16. Follow the track ahead past the houses and a barn to reach a junction just past Tregosse House.
  17. Keep left at the junction and follow the track ahead until it ends on a lane at a bench.

    Treknow (which in Cornish means "the valley place") is perhaps one of the oldest "industrial" settlements in the area dating back to Mediaeval times, based mainly on slate quarrying with some early metal mining. The physical structure of Treknow - its bowl-like formation, in parts literally carved out of the rock - could be the result of early slate excavations. It was in direct response to the needs of industrial workers, in the expanding quarrying industry of the early 19th century, that the rows of cottages were constructed. The use of slate for roofs, chimneys, walls and paving, which contributes so greatly to their character, is further testimony to the dominant role of the local industry.

  18. At the lane, continue ahead and follow the pavement until the lane ends at a T-junction.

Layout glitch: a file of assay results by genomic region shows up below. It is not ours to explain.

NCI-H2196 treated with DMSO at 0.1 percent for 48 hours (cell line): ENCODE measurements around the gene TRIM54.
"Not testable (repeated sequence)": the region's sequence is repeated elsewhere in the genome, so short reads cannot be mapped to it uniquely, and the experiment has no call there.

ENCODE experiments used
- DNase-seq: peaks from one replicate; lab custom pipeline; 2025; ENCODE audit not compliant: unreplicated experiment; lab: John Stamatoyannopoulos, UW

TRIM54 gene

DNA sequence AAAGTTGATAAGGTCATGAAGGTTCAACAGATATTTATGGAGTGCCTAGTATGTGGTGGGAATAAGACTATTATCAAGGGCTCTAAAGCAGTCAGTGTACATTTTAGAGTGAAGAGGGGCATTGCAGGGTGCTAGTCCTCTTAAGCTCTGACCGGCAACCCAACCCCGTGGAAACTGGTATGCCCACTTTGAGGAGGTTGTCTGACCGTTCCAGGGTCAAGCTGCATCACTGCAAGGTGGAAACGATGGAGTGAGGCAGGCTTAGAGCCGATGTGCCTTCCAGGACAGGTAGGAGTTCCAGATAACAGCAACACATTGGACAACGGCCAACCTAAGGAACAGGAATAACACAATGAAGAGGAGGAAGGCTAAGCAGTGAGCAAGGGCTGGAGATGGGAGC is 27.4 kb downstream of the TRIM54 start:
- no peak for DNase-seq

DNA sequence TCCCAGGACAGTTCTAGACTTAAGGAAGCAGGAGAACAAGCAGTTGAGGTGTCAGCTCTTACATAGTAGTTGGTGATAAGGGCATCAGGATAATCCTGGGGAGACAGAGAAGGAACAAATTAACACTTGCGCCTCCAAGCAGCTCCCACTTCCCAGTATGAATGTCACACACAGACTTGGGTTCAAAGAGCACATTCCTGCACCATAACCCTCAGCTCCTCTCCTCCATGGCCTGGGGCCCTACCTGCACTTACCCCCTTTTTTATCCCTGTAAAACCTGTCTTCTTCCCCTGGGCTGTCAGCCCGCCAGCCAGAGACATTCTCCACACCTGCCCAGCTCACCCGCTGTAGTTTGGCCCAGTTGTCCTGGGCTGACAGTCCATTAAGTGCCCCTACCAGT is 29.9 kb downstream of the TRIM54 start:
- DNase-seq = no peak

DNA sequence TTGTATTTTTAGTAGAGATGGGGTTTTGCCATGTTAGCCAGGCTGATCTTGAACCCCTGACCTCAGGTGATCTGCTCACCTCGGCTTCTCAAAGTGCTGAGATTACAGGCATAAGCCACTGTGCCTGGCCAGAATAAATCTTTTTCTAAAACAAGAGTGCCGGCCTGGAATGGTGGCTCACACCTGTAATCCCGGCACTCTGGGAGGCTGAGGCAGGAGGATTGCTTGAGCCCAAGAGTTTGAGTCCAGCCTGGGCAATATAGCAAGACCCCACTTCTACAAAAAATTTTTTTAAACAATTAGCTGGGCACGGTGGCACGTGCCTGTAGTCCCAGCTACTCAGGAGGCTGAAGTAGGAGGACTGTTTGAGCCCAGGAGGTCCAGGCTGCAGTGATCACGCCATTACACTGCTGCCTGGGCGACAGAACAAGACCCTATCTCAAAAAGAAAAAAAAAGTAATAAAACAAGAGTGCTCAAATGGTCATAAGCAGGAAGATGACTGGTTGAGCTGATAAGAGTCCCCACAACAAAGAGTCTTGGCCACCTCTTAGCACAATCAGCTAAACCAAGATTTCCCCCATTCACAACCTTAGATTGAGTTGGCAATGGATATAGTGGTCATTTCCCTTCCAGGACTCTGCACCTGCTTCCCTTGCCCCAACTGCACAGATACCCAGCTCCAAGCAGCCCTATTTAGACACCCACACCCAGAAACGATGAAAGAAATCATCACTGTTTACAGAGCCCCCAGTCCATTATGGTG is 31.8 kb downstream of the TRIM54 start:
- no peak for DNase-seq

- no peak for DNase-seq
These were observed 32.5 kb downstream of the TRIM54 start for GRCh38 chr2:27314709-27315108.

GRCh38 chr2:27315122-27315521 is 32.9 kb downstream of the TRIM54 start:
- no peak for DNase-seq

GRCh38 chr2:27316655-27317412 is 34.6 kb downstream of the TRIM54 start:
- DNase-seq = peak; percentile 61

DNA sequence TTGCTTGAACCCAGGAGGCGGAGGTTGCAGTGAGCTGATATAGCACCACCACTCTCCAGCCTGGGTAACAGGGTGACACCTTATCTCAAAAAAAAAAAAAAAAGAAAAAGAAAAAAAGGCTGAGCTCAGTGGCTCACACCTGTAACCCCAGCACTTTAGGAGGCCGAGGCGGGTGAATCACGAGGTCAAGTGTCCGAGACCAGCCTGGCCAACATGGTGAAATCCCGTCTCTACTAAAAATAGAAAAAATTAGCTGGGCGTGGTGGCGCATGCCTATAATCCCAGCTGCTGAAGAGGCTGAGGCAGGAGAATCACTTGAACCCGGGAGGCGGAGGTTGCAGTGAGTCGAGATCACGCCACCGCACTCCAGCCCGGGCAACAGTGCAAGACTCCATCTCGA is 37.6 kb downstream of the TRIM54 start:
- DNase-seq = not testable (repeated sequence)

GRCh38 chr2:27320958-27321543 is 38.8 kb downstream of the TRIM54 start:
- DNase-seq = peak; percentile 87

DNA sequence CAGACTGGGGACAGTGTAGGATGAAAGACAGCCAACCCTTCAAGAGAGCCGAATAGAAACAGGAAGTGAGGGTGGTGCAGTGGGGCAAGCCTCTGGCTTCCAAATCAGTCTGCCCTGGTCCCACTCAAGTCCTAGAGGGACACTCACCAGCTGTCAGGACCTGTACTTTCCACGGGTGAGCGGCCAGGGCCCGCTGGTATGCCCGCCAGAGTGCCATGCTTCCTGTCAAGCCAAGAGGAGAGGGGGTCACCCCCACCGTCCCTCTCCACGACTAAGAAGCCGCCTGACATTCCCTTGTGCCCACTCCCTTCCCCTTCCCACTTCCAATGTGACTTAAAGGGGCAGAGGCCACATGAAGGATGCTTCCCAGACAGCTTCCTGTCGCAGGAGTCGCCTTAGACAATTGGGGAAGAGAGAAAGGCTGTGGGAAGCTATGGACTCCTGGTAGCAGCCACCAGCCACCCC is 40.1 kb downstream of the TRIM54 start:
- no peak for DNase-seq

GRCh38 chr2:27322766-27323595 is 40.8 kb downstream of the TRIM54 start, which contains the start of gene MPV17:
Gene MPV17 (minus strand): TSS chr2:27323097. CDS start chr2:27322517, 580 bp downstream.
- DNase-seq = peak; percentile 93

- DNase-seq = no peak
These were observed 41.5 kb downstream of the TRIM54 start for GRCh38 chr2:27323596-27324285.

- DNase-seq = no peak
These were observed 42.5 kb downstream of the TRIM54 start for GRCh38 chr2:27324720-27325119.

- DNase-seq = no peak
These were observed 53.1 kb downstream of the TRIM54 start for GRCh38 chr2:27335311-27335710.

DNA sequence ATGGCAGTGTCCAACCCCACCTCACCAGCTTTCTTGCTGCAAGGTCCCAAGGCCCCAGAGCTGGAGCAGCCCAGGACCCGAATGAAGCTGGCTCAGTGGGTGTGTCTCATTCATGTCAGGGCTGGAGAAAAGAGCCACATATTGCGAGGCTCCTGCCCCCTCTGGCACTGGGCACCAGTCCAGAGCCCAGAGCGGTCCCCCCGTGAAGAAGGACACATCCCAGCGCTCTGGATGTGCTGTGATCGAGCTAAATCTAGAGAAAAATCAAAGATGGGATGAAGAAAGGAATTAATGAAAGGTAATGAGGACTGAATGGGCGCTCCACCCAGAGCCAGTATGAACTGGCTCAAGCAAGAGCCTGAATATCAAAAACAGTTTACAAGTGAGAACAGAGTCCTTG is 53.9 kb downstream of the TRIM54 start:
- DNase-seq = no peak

Slate is formed when clay or volcanic ash is compressed under millions of years of deposits to form shale, and then the shale is subject to a (relatively low, in geological terms) heat and pressure transforming it into a harder, less-crumbly rock - slate. The heat and pressure can arise from an intrusion of molten magma into the sedimentary rocks or from the friction associated with collision of tectonic plates. Like shale, slate also has a layered structure, splitting into thin sheets which have proven ideal for shedding water from roofs without collapsing them under the weight of stone. However, the direction that the slate splits into layers is often not the same as the direction of the layers that were laid down in the original shale. This is because a reorganisation of the mineral components occurs during the metamorphosis, based on the direction that the pressure was applied. In other words, it's possible to have stripey slates.